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Healthy Mosquito & Inspect Repellent Tips
They buzz. We swat. They bite. We scratch. All season long. Protecting ourselves from mosquito and insect bites using a healthy mosquito and insect repellent makes our outdoor time more enjoyable.
So what’s the best way to keep those pesky mosquitoes at bay? First, there are a ton of repellents with low to moderate levels of DEET (N, N-diethyl-meta-toluamide) that claim to do the trick. But for every insect repellent that’s on the market there’s also a more natural and same say healthier way to an itch-free summer. The problem with most natural techniques and a herbal or alternative based insect repellent is that they don’t work with everyone’s body type.
As I go along, I’ll list some mosquito repellent and general insect repellent tips people have shared with me. When I tested them on myself and my extended family members some worked and some didn’t. As far as I can figure our individual body chemistries is the deciding factor.
According to experts, insect repellents containing DEET are most effective for areas with heavy mosquito or tick infestation. Health Canada says that DEET based repellents should not be used on children under six months of age. Children six months to twelve years should only use DEET when a high risk of complications from insect bites exists. Any product used on children should content 10% of DEET or less. And should be limited to one application per day.
According to The Public Health Agency of Canada a repellent containing 10% DEET wards against bug bites for three hours. Any DEET based products should be applied sparingly and never on your child’s face or hands.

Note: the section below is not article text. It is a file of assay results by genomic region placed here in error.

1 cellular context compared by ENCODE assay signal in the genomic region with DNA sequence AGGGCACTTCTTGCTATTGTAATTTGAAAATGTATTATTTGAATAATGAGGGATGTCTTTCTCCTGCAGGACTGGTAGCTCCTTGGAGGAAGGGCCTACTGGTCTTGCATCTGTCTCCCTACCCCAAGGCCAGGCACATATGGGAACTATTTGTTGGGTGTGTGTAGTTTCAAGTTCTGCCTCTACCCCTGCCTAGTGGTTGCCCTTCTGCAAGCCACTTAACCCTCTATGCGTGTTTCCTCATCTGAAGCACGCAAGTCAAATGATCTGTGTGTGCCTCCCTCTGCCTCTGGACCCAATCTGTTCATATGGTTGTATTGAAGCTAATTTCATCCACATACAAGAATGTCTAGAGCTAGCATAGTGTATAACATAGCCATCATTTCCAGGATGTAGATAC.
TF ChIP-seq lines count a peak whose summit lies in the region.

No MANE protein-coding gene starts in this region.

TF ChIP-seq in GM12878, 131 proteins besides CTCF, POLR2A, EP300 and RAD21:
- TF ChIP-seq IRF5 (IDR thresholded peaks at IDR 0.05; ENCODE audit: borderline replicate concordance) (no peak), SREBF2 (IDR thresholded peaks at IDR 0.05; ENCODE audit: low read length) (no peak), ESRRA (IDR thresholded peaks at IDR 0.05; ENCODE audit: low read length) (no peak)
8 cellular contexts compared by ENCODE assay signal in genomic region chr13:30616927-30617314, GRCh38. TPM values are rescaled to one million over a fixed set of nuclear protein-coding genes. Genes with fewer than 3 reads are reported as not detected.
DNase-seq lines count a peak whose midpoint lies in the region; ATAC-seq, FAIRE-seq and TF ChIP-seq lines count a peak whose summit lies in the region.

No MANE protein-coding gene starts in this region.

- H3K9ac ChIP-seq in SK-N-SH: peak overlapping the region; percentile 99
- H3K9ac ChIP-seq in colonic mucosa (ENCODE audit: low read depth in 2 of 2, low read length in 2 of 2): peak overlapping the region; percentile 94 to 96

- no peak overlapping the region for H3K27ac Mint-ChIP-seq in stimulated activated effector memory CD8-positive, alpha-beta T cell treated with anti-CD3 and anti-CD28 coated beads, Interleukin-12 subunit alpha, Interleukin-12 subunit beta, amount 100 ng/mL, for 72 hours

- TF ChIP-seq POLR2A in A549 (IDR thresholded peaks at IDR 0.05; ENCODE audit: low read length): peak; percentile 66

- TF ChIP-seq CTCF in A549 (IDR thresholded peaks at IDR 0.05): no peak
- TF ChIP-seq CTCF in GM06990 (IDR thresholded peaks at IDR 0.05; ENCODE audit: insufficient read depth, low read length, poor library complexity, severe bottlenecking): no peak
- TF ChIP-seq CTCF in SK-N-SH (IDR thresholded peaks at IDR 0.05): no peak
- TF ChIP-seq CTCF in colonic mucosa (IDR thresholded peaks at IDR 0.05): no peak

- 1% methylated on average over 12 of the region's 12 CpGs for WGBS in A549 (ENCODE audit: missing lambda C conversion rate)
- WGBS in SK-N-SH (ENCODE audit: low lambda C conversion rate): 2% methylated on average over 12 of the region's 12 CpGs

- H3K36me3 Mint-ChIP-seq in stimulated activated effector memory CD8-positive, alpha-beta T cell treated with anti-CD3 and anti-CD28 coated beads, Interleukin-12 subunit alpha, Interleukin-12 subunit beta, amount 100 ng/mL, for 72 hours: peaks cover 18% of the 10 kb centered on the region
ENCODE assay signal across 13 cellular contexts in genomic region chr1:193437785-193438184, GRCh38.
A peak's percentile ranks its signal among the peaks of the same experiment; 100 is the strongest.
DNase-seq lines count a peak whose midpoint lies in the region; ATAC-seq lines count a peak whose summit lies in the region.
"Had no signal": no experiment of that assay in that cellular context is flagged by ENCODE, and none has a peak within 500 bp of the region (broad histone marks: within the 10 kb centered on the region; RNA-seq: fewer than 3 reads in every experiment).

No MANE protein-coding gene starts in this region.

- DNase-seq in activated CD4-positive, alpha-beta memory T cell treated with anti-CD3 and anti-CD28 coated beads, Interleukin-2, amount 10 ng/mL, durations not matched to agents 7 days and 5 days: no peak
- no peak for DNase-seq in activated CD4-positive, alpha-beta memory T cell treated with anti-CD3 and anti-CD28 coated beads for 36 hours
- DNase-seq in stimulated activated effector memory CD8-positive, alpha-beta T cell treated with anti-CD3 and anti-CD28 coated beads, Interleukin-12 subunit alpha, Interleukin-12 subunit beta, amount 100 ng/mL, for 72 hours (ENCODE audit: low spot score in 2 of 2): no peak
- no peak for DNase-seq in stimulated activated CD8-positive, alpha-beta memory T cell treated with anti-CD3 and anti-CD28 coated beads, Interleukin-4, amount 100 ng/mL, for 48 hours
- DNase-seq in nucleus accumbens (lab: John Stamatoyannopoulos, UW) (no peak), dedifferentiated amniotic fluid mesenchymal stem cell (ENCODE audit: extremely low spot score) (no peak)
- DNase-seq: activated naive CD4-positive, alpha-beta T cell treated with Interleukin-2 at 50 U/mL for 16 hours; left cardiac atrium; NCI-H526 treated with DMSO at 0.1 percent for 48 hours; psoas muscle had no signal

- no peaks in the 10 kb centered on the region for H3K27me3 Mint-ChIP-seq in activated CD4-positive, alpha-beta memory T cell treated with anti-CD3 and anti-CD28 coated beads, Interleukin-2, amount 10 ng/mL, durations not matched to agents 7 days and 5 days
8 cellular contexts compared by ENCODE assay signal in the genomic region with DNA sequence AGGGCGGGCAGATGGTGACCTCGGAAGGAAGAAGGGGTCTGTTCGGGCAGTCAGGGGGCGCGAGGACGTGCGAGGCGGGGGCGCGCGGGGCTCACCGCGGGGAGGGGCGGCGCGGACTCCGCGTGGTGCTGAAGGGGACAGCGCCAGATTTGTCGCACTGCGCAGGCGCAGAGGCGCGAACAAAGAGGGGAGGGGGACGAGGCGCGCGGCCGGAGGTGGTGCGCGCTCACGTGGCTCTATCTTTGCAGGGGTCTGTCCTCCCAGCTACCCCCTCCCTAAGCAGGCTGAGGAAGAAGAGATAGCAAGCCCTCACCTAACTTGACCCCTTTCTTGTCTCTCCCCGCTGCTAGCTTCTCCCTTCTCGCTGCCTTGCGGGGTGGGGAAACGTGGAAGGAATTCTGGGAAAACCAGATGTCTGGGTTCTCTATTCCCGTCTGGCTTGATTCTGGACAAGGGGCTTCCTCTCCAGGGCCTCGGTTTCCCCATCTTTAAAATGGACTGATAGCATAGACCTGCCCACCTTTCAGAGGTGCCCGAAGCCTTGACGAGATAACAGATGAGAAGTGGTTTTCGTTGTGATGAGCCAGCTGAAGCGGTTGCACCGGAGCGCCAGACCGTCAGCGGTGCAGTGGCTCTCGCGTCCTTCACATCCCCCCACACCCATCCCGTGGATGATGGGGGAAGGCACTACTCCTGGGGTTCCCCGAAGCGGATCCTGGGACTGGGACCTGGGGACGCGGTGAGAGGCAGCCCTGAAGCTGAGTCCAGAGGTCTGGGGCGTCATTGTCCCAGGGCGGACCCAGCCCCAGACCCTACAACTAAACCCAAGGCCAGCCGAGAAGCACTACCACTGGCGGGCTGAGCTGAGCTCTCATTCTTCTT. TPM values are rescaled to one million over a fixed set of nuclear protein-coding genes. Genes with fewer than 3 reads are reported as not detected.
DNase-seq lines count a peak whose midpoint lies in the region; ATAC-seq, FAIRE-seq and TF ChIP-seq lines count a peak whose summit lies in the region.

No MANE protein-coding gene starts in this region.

Adults and young people aged 12 and over can use bug spray products containing up to 30% DEET. This gives you six hours of protection. Some insect repellents also contain sunscreen compounds which may be incompatible re: application methods.
Insect repellents should be applied sparingly while sunscreens are best applied liberally and frequently. In the case of a dual insect repellent/sunscreen product use it sparingly on exposed skin or on top of clothing – never under clothing. Heavy applications and saturation are unnecessary and can be harmful.
Select a repellent that meets your needs. For example, if you plan to be outdoors for a short period of time choose a product with a lower concentration of DEET and repeat only if necessary.
Many citronella-based repellents claim to offer the same protection as products containing low concentrations of DEET.
*Consider staying indoors at peak mosquito feeding times at dawn and dusk.
*Avoid using scented soaps, lotions and shampoos.
*Cover you skin as completely as possible when outdoors.
*Studies have shown that mosquitoes are attracted to the colour blue. Conduct your own study wearing blue jeans and a neutral top and see where they bite first.
*Limit the number of places mosquitoes can lay their eggs by eliminating standing water sources around your home e.g. old tires are one of the most common mosquito breeding sites.